A Historic Salem Home Is Spooky and Stylish Year Round

updated Apr 30, 2019

A Historic Salem Home Is Spooky and Stylish Year Round

updated Apr 30, 2019
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About this tour
Home Type
Salem, Massachusetts
Square feet
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Name: Stacey Norkun and Chris Norkun
Location: Salem, Massachusetts
Size: 2,629 square feet
Years Lived In: 3.5 years, owned

We would visit Salem often in the early 2000s and loved the history, culture, and vibrancy of the city. It was a place that always held special meaning in our hearts. After some years living in the metro D.C. area, we decided to move back to New England, and Salem was the obvious choice—it had just the right amount of kitsch and character we were looking for. We both became really involved in the community and incredibly interested in the history and preservation of the city itself.

After a couple of years renting in Salem, we decided to purchase a home—hoping for a single-family historic house, near downtown, with a yard, off-street parking and—if possible—a barn or carriage house. We were basically looking for a unicorn. We had 80+ showings over two years before our unicorn-home appeared—a 1756 gambrel that probably scared away others, but we saw past all the issues; we saw our home. We instantly fell in love with it—the wide plank floors, all the trim work and wall paneling, the hand-forged iron hardware, the seven fireplaces… there’s just so much to appreciate.

A few fun historical facts about the property:

  • According to sources, Sophia Peabody, Nathaniel Hawthorne’s wife, was born in this home.
  • The house narrowly escaped being torn down in the Great Salem Fire of 1914. The home was to be demolished to stop the fire from spreading. Thankfully the home was spared.
  • John Preston, a longtime owner of the home, is a descendant of Rebecca (Towne) Nurse, known for being one of the accused witches and hanged at Gallows Hill.

We haven’t entertained a lot because the home only recently came together. But now that there’s more than one place to sit, we’re excited to host a beer and poker party with our crew, The Flying Gulu Beer Society. We’re homebodies for the most part—we spend time going to local flea market antique shows like Brimfield looking for new pieces to add to our collections. In between big renos and redesigns, we’re always working on mini projects around the house—like repairing plaster, painting, and building things like a custom-screen door. Work is never done when your house is 260 years old!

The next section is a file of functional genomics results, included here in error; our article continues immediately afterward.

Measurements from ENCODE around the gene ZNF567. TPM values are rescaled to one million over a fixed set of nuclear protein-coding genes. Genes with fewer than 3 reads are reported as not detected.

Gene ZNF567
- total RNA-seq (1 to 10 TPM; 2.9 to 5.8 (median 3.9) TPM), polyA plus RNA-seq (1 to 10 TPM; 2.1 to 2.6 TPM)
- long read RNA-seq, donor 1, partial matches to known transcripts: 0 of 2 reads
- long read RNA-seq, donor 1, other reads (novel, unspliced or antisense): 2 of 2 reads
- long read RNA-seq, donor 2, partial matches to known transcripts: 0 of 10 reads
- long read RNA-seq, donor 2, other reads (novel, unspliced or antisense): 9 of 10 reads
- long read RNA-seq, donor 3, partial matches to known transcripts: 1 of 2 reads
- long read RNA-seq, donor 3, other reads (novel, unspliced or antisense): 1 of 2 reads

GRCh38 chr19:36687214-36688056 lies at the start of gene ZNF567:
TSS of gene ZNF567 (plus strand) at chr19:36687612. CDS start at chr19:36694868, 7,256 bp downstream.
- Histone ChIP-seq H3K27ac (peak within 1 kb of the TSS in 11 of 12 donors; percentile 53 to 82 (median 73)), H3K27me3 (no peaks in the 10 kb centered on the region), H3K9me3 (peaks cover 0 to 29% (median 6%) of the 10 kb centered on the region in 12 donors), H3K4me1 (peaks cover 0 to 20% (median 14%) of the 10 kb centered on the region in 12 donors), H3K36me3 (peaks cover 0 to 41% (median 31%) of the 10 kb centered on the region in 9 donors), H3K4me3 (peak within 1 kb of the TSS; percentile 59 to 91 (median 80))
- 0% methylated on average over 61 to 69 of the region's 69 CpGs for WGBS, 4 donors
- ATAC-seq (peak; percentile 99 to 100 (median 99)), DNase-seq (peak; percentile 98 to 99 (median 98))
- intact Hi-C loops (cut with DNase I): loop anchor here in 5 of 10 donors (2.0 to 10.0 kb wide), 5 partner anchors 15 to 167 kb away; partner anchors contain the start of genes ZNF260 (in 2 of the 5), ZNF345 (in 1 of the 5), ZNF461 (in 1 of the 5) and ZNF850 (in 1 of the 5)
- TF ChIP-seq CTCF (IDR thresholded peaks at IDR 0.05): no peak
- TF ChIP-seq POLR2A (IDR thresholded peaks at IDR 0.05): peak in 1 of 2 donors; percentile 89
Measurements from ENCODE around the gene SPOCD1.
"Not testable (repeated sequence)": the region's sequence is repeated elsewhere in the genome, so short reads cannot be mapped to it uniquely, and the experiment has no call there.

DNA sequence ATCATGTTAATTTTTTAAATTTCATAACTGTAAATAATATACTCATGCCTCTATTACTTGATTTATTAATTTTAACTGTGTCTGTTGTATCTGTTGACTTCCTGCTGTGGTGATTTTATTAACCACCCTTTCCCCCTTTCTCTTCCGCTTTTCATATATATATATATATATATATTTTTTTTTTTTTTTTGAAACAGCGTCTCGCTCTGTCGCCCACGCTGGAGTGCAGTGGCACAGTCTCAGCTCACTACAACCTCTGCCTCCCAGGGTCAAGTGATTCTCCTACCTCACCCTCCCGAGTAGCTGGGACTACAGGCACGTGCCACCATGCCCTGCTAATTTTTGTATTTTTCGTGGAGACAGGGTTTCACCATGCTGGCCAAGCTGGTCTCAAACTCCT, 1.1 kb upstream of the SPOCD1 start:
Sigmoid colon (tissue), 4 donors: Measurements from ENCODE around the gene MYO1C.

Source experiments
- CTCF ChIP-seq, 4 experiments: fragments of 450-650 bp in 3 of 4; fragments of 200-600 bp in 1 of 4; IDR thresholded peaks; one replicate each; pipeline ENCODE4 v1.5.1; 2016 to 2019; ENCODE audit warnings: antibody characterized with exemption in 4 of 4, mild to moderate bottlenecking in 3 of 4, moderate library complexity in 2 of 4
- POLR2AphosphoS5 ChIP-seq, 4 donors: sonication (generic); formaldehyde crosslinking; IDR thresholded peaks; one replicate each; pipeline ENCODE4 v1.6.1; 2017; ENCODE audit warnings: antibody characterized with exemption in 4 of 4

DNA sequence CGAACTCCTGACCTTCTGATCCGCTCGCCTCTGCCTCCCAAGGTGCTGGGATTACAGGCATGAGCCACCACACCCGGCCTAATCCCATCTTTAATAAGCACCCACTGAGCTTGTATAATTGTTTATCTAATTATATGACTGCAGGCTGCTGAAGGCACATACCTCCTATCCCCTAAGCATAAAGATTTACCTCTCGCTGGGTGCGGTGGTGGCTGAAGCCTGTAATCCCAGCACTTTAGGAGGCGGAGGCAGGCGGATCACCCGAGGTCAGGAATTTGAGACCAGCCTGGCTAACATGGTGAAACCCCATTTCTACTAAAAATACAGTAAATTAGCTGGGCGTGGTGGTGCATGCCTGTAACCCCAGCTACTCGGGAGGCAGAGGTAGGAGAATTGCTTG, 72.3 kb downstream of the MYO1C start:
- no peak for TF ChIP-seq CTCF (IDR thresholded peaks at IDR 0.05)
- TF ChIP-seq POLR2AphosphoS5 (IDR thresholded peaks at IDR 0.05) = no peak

Apartment Therapy Survey:

Our Style: Our home is historic-meets-eclectic. Our home was here when America was first founded, not many places can say that. So when thinking about a vibe, I thought it would be really cool to have rooms depict different historical eras and style genres, kind of an homage to what this house has seen. But we didn’t want our home to look like a museum, where everything was just old and antiqued. I wanted to have a mix of old and new—take a different spin on how we think about art and history, and how they can work together.

Inspiration: The City of Salem and the long history of the home was our inspiration. We wanted to find a blend of old and new that not only felt like us, but felt appropriate for the home, and wielded a representation of what makes Salem, Massachusetts, so special.

For example, we have artwork of Hawthorne’s “Scarlet Letter,” antique bakery paddles because a bakery used to be on the property, artwork of a Naumkeag tribesman, maps of The Great Salem Fire, and a portrait of Marquis de Lafayette presiding over the front parlor. Everything we chose has a historical purpose or a personal memory attached to it—nothing in our home is chosen at random.

Favorite Element: I wouldn’t say we have a favorite element per se, but we each have a favorite room. My favorite is the study/office. It’s decked out in a goth Victorian vibe, and Stacy Harwood with Havenly came to my rescue to provide me with inspiration for the finishing touches I needed to push it over the top. One of my favorite items is a defaced portrait of Hamilton. We’re big fans of the musical and seeing the portrait makes us think of that amazing night seeing it on Broadway. I work from home as a Creative Director for Hilton, so I need to be surrounded by art, music, and inspiration when I work—but I hang out in there beyond the 9 to 5.

Chris’s favorite room is definitely the Captain’s Parlor. It’s this uber masculine, brooding, moody, curated space that just makes you want to pour a bourbon and let the day roll off your shoulders. The wall of lights surrounding Captain Bill Murray adds an amazing ambiance to the space, and eating a meal in there is more of an experience than it is an action.

Biggest Challenge: During the six-month renovation, we were sequestered to living in one room in the house, the room that’s now the Captain’s Parlor. It’s a small room, about 15′ x 12′. We even had Christmas in there. Yup… in that tiny room we put a full Christmas tree AND had family visit—and I worked out of that room because I work from home. We didn’t have a shower in the house, so we had to clean up with just the kitchen sink and a washcloth… in the dead of winter. And the only toilet available was in the basement, which was surrounded by mousetraps and covered in cobwebs. We made sure not to drink anything an hour before bed, so we wouldn’t have to go to the creepy basement, three floors down. It was such an experience, and we loved (almost) every minute of it. Not saying I’d want to do it again anytime soon, but it made for some great stories.